Format

Send to

Choose Destination
Nutr Cancer. 1997;27(2):118-21.

Helicobacter pylori--in vitro susceptibility to garlic (Allium sativum) extract.

Author information

1
Cancer Prevention Research Program, Fred Hutchinson Cancer Research Center, Seattle, WA 98104, USA.

Abstract

Gastric cancer is the major cancer in the developing world and one of the top two worldwide. Helicobacter pylori is a bacterium implicated in the etiology of stomach cancer. The incidence of stomach cancer is lower in individuals and populations with high Allium vegetable intakes. Allium vegetables, particularly garlic, have antibiotic activity. Standard antibiotic regimens against H. pylori are frequently ineffective in high-risk populations. As part of our study of the role of Allium vegetable intake on cancer prevention, we wished to investigate its antimicrobial activity against H. pylori. An aqueous extract of garlic cloves was standardized for its thiosulfinate concentration and tested for its antimicrobial activity on H. pylori grown on chocolate agar plates. Minimum inhibitory concentration was 40 micrograms thiosulfinate per milliliter. Staphylococcus aureus tested under the same conditions was not susceptible to garlic extract up to the maximum thiosulfinate concentration tested (160 micrograms/ml). To our knowledge, this is the first report of H. pylori's susceptibility to garlic extract of known thiosulfinate concentration. It is plausible that the sensitivity of H. pylori to garlic extract at such low concentration may be related to the reported lower risk of stomach cancer in those with a high Allium vegetable intake. Furthermore, it may identify a strategy for a low-cost intervention, with few side effects, in populations at high risk for stomach cancer, particularly where antibiotic resistance and the risk of reinfection are high.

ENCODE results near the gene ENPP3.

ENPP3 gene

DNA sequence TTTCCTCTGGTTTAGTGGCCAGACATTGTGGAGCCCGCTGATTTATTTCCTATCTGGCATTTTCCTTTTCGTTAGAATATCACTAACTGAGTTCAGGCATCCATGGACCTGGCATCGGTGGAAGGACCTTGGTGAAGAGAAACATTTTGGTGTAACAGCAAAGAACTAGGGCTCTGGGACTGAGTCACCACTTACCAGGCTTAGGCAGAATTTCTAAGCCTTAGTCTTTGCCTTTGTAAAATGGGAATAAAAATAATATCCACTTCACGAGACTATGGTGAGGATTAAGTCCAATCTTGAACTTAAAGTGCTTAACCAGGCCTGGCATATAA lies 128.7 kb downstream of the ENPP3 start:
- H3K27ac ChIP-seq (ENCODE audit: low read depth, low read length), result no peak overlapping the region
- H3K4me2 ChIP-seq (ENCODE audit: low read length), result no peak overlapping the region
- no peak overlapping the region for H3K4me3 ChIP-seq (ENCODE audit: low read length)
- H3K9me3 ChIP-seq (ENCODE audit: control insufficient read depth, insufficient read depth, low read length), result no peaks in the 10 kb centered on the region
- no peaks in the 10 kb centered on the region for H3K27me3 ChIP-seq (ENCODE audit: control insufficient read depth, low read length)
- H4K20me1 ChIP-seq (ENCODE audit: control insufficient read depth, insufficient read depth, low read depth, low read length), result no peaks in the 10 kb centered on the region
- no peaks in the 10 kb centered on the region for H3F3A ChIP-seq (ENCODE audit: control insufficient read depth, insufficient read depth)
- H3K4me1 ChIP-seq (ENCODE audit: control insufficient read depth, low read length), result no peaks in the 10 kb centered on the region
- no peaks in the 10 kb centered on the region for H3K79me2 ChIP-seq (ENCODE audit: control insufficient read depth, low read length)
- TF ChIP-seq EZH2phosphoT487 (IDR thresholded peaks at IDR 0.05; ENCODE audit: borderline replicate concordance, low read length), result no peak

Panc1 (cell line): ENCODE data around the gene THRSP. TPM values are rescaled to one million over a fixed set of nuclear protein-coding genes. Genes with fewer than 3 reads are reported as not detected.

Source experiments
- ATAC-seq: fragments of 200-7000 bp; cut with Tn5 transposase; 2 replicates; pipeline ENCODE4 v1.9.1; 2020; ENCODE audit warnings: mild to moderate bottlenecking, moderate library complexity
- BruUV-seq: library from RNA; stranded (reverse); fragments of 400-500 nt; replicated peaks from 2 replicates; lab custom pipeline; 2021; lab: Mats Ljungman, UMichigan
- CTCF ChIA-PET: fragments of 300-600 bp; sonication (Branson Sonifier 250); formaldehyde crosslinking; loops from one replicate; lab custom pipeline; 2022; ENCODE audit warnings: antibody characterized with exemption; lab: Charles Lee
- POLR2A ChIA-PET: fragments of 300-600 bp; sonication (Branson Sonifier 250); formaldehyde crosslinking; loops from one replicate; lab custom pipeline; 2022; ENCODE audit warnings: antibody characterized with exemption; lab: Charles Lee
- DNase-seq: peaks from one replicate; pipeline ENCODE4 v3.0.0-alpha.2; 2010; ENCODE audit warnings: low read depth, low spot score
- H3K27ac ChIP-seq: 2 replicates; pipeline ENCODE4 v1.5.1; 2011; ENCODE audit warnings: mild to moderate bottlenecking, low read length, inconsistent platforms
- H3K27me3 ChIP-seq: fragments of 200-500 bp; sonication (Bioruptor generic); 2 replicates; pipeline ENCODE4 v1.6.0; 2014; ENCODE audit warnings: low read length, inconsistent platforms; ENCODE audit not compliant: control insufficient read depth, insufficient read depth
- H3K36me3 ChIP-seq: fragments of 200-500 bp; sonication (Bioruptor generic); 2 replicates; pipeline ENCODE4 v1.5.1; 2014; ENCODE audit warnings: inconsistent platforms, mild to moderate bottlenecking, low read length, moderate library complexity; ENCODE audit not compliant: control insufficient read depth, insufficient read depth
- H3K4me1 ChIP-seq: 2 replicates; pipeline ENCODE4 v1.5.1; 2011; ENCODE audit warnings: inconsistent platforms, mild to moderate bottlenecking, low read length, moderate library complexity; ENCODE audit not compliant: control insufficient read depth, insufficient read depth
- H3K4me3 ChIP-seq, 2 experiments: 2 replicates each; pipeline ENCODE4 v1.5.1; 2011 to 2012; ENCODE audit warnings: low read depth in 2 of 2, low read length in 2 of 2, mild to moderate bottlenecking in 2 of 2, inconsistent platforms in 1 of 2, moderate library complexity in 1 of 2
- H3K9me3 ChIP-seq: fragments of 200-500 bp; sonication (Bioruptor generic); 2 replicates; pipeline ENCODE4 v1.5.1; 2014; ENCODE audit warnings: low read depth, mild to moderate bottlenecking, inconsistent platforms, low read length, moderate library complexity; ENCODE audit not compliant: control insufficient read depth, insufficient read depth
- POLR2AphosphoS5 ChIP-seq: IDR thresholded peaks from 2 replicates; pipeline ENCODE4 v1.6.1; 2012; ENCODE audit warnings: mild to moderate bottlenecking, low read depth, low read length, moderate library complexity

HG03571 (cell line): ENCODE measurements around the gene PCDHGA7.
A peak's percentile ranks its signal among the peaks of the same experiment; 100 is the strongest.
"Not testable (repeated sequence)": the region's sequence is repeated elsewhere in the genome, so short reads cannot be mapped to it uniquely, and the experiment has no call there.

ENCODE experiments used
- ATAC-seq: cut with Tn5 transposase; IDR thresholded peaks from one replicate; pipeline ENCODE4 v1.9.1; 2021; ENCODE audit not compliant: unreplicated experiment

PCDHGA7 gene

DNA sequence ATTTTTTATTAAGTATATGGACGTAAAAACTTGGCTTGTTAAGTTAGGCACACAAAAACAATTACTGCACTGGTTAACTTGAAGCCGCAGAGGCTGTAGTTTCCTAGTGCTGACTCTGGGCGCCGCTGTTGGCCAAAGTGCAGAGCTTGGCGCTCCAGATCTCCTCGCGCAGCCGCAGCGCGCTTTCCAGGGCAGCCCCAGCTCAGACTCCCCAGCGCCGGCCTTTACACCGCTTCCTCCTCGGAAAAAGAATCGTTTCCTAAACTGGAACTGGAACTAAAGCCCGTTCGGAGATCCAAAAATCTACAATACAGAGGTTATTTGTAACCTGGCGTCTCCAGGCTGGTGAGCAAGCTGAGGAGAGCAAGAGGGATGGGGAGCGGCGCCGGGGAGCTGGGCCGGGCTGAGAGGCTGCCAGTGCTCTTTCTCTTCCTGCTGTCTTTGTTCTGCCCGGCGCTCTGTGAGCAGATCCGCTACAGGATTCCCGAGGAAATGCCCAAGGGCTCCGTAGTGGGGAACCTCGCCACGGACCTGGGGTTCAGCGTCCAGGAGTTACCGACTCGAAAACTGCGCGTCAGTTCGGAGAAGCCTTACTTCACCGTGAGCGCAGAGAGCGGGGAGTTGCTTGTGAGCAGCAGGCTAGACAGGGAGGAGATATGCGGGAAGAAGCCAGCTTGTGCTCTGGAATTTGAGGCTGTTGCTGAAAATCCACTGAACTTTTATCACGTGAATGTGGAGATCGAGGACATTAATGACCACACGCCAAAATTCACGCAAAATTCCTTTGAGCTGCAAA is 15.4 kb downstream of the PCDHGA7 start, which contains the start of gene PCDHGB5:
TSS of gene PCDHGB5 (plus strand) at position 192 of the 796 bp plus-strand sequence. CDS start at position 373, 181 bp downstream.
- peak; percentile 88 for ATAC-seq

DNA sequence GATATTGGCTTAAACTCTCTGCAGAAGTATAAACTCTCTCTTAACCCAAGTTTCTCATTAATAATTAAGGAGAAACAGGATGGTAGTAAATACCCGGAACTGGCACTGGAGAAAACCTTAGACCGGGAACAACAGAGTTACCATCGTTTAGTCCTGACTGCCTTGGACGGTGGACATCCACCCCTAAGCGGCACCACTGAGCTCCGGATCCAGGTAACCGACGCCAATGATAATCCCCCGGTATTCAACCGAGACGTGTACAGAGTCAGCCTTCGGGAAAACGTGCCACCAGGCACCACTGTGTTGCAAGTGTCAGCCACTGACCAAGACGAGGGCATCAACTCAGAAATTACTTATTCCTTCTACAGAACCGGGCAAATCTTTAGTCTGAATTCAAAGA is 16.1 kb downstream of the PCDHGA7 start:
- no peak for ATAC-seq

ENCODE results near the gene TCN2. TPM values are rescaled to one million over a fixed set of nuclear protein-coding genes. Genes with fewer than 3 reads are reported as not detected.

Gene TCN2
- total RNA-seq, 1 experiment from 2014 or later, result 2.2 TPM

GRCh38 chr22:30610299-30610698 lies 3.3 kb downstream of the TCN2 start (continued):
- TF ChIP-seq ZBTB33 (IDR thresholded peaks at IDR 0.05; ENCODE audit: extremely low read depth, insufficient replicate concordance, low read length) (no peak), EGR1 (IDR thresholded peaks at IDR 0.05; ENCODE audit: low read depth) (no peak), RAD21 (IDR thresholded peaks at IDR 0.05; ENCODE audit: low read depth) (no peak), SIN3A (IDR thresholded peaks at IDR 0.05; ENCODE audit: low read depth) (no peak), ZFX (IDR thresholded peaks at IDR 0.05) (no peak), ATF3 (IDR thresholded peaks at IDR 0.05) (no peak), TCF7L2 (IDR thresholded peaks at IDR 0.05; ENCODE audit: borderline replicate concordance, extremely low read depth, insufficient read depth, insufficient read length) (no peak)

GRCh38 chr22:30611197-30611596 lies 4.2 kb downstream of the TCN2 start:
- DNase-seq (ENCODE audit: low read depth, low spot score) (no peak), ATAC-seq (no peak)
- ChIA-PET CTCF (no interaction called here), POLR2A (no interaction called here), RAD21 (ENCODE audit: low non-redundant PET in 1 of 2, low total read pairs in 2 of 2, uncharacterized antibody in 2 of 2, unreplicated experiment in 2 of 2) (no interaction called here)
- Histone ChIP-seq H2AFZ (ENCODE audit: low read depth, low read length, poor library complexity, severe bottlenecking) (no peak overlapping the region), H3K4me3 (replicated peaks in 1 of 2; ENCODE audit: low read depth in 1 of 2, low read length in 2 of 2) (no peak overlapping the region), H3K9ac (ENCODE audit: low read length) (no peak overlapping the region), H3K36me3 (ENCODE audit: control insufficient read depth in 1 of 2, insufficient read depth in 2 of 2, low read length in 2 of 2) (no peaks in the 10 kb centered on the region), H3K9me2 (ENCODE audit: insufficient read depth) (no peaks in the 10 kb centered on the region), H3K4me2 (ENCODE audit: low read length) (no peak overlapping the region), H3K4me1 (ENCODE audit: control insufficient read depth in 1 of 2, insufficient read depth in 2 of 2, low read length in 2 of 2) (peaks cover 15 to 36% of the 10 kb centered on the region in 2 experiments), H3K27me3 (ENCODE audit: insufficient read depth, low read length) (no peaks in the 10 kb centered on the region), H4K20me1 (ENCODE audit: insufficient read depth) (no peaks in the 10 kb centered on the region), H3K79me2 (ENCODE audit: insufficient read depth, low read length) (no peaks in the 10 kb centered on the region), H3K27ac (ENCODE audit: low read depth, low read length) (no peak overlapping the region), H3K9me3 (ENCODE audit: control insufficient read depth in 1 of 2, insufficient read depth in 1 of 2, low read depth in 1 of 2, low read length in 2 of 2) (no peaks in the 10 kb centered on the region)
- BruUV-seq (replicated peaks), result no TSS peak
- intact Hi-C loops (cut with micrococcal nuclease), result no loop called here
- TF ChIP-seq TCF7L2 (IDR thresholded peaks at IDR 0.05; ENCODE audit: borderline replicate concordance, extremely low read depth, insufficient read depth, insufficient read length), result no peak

PMID:
9121937
DOI:
10.1080/01635589709514512
[Indexed for MEDLINE]

Supplemental Content

Loading ...
Support Center